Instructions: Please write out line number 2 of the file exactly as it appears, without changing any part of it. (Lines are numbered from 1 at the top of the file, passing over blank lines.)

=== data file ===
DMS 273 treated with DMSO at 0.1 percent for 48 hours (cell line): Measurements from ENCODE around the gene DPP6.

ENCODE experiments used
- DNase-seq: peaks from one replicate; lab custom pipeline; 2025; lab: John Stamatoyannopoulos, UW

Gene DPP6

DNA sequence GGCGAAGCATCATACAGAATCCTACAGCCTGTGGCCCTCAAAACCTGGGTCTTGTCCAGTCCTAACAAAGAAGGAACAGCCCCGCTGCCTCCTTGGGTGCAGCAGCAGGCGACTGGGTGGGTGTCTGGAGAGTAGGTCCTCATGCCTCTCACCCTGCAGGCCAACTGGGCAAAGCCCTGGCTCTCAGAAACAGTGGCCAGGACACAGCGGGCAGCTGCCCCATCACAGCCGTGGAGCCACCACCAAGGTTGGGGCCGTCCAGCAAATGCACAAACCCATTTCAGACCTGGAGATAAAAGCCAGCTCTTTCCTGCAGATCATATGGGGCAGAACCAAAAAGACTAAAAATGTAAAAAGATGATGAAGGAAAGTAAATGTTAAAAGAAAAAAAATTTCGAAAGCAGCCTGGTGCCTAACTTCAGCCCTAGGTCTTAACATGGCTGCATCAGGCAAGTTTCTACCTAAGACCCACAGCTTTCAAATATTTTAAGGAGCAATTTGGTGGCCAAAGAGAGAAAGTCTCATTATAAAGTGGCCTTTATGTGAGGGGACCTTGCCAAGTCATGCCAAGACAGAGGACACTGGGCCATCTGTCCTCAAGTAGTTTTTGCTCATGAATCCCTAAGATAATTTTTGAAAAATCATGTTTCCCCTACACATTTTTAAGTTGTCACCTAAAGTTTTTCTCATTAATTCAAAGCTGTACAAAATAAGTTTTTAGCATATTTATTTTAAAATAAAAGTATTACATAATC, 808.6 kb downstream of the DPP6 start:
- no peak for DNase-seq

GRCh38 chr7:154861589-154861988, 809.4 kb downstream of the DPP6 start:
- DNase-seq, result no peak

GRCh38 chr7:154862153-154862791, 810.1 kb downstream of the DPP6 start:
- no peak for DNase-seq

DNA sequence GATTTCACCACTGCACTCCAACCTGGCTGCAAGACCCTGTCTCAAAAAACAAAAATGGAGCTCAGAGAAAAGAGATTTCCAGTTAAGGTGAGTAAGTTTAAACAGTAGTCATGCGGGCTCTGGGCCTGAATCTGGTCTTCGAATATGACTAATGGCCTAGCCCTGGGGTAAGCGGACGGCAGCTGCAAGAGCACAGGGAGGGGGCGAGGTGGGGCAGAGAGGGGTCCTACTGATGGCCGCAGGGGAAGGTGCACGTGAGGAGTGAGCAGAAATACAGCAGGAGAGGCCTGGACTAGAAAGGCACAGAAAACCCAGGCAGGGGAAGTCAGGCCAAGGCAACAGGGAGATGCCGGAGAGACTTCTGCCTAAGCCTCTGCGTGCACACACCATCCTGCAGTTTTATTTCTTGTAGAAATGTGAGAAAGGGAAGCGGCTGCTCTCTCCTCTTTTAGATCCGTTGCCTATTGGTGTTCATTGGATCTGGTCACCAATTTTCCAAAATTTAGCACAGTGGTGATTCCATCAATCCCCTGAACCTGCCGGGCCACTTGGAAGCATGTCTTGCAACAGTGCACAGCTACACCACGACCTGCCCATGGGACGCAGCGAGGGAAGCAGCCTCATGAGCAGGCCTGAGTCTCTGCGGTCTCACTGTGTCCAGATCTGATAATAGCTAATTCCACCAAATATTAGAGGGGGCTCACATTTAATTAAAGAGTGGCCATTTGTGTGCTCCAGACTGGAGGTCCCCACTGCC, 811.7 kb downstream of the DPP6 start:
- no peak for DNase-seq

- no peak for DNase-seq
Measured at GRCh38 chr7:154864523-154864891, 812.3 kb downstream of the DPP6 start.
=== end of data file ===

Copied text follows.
ENCODE experiments used